Denver residents have voted for the largest bond request in Colorado history. The sale of $454 million in bonds will pay for critical school repairs, build new schools and restore historic North High School.
To read The Denver Post article, click here.

FROM SEPTEMBER 2008: If there is controversy in the $454 million bond issue for Denver Public Schools, it is the planned reconstruction of North High School. The district wants to use $34 million to remodel the original 1911 school building and mothball the connecting 1913 building. The money would be used to refurbish tennis courts, the track and the football field. North is less than half full of students and has had three principals in three years, and two years ago its teachers were forced to reapply for their jobs. One vocal community member has urged the district to wash its hands of North, sell off the old buildings and build a new school for the area.
To read The Denver Post article, click here.

EARLIER: Denver voters in November will decide the fate of a $454 million school bond package — the largest in Colorado history. The 20-year bond proposal would pay for new schools, roofs, boilers, playgrounds, athletic fields and general maintenance. One school that would benefit is North High, which opened in 1911. It would get about $34 million for remodeling work.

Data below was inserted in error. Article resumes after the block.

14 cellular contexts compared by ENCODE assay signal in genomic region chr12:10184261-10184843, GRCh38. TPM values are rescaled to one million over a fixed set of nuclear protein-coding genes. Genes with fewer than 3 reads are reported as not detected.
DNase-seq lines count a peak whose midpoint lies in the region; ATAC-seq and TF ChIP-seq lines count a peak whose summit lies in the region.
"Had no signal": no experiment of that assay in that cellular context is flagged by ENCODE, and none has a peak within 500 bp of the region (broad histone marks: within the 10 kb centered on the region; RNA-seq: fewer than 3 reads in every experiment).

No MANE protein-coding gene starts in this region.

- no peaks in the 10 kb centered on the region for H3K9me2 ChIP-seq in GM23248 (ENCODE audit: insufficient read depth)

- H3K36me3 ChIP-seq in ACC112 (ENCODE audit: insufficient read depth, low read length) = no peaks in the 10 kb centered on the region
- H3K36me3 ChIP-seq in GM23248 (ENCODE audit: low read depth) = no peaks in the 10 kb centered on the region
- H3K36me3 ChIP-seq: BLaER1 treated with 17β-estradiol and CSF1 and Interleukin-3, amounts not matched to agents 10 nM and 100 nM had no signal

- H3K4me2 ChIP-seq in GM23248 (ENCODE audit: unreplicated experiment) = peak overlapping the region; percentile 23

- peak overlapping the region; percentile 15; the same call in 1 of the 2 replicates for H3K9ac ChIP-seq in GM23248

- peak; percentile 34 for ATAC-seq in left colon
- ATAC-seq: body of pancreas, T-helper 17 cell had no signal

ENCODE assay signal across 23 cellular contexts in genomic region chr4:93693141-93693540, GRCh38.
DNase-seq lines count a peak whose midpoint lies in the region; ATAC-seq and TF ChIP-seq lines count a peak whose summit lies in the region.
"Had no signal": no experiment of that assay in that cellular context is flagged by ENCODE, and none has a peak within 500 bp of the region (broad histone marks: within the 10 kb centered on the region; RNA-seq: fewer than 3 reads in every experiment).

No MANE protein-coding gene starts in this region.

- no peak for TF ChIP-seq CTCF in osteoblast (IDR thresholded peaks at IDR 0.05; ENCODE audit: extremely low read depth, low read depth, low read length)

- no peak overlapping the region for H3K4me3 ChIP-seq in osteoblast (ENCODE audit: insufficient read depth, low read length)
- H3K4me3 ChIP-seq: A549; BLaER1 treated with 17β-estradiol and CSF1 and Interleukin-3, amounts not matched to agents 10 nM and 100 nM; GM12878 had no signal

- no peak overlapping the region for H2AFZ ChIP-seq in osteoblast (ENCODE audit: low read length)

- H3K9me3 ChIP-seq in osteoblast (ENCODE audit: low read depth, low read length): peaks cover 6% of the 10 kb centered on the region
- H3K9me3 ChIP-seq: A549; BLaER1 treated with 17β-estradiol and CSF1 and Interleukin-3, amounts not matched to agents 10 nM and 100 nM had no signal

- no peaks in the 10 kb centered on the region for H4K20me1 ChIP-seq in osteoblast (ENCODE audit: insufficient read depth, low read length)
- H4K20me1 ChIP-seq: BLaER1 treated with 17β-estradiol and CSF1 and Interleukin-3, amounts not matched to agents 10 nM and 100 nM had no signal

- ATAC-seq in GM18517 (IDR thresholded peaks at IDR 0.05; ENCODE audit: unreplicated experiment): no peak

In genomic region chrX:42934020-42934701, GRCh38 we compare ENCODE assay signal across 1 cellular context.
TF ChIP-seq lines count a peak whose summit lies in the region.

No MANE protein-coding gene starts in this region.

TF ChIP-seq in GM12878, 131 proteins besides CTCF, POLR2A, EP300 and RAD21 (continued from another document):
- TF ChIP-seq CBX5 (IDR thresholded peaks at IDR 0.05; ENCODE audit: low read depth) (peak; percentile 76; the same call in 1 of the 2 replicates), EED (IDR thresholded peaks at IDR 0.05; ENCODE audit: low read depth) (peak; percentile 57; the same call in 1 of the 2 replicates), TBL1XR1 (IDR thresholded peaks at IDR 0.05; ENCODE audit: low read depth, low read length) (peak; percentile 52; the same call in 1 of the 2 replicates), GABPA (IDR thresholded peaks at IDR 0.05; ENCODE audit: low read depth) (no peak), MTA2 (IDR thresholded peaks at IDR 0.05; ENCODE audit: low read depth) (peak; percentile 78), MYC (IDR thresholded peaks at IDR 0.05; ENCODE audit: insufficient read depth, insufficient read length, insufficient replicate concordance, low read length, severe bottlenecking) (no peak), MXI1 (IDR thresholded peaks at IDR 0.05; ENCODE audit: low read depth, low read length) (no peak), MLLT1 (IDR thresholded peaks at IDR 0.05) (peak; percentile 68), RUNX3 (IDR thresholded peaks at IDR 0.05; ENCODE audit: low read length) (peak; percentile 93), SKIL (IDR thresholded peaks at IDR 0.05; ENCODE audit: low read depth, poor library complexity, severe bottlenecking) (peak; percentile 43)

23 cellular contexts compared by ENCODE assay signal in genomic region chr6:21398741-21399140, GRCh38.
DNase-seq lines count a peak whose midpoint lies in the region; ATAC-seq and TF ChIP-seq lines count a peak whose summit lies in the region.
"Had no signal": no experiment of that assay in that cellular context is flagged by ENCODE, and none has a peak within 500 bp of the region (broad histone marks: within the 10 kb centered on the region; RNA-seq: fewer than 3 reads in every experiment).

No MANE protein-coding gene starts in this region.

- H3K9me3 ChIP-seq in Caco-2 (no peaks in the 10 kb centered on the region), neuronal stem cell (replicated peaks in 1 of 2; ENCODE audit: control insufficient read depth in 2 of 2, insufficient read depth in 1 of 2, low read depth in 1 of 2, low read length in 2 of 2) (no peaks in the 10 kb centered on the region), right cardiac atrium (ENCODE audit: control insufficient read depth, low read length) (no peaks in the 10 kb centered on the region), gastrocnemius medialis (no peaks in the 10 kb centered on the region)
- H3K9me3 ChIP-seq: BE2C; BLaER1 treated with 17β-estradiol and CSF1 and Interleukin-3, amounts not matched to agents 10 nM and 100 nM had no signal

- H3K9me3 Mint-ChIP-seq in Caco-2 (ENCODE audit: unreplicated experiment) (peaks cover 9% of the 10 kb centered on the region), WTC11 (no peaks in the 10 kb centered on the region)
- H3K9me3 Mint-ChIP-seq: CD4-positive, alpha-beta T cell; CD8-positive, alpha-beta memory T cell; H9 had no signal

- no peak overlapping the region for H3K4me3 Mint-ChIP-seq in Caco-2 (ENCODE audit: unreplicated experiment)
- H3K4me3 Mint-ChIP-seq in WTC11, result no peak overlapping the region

To read The Denver Post article, click here.

FROM AUGUST 2008: A citizens' group exploring building needs in Denver Public Schools is recommending that the district seek its largest-ever bond issue. If school board members agree, and they're expected to, the school district will ask voters Nov. 4 to approve a ballot question totaling $454 million. The biggest chunk of the proposal is $273 million for what committee members deemed "significant and critical" maintenance. That includes roofs, boilers, windows and other upgrades to meet building codes and safety concerns in 140 schools.
To read The Rocky Mountain News article, click here.

FROM JUNE 2008: The Denver school board has approved a resolution to notify the city elections commission that the district plans to participate in the fall election. The election would be the district's its first bond issue in five years. Officials have not decided on the size of the request, but are reported to be considering a package between $300 million and $600 million. A citizens group has identified about $300 million in "critical and significant" maintenance needs and about $300 million in new projects. (Rocky Mountain News)